Columbia in Richland County, South Carolina — The American South (South Atlantic)
I. DeQuincey Newman House
Isaiah DeQuincey Newman (1911~1985), Methodist minister, civil rights leader, and state senator, lived here from 1960 until his death. Born in Darlington County, he attended Claflin College and was a graduate of Clark College and Gammon Theological Seminary. Newman, a long-time pastor, was also a major figure in the Civil Rights Movement in S.C. for more than forty years, beginning in the 1940s.
In 1943 Newman helped found the Orangeburg branch of the National Association for the Advancement of Colored People, State field director of the S.C. NAACP 1960 ~ 69, he later advised governors and Congressmen on poverty and on improving housing and medical care in S.C. In 1983 Newman became the first black member of S.C. Senate since 1888. He resigned in 1985 because of ill health and died a few months later.
Erected 2012 by South Carolina United Methodist "Advocate". (Marker Number 40-175.)
Location. 34° 2.184′ N, 81° 1.695′ W. Marker is in Columbia, South Carolina, in Richland County. Marker is on Chappelle Street near Lorick Road, on the right when traveling north. Touch for map. Marker is at or near this postal address: 2210 Chappelle Street, Columbia SC 29203, United States of America.
Other nearby markers. I. DeQuincey Newman Freeway (approx. one mile away); Geiger Ave. Cemetery (approx. 1.2 miles away); South Carolina Female Collegiate Institute (approx. 1.2 miles away); Confederate Soldiers Home (approx. 1.2 miles away); Site of the Surrender of Columbia, SC (approx. 1.4 miles away); South Carolina State Hospital (approx. 1½ miles away); South Carolina State Hospital, Mills Building (approx. 1½ miles away); Taylor Burying Ground (approx. 1.6 miles away). Touch for a list and map of all markers in Columbia.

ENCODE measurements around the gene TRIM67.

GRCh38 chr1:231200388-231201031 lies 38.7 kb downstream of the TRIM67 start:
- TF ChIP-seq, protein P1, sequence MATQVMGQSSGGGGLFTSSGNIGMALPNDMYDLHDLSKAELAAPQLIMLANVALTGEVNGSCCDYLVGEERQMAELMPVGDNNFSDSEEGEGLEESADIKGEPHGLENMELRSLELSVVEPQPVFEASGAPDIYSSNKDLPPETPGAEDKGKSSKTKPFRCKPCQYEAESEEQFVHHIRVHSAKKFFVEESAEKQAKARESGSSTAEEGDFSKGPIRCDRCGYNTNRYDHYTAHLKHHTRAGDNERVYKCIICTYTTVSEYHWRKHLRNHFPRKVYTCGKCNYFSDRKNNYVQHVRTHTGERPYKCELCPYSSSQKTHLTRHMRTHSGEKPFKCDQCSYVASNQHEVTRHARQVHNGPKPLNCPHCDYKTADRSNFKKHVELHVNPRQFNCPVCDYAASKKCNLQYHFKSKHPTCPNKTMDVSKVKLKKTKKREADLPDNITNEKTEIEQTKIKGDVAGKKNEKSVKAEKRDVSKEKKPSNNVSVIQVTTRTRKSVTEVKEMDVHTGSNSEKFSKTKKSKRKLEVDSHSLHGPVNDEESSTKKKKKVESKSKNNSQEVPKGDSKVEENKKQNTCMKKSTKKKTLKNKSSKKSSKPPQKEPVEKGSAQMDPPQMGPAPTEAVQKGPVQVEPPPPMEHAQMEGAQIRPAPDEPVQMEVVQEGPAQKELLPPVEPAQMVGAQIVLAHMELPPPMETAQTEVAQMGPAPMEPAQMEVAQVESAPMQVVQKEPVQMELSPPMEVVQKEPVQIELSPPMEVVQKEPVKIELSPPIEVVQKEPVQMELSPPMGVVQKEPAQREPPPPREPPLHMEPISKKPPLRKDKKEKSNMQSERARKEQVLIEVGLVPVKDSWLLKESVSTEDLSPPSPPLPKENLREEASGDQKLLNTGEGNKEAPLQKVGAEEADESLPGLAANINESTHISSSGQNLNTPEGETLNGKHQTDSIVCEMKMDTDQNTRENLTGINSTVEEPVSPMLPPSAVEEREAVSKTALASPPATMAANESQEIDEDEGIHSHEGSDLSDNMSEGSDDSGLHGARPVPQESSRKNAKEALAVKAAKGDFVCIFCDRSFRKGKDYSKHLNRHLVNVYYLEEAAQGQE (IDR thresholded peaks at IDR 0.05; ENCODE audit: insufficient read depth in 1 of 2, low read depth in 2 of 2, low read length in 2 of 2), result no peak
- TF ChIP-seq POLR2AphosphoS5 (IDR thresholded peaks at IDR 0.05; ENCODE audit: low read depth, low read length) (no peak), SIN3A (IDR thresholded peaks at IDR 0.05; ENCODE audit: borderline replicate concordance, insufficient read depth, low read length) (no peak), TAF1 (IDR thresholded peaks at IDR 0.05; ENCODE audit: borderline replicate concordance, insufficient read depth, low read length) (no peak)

Also see . . .
1. I. DeQuincey Newman. (Submitted on July 14, 2012, by Anna Inbody of Columbia, South Carolina.)
2. I. DeQuincey Newman House Marker Unveiling. (Submitted on July 14, 2012, by Anna Inbody of Columbia, South Carolina.)
Categories. • African Americans • Civil Rights • Politics •
Credits. This page was last revised on June 16, 2016. This page originally submitted on July 14, 2012, by Anna Inbody of Columbia, South Carolina. This page has been viewed 329 times since then and 23 times this year. Photos: 1, 2, 3, 4, 5. submitted on July 14, 2012, by Anna Inbody of Columbia, South Carolina. • Bill Pfingsten was the editor who published this page.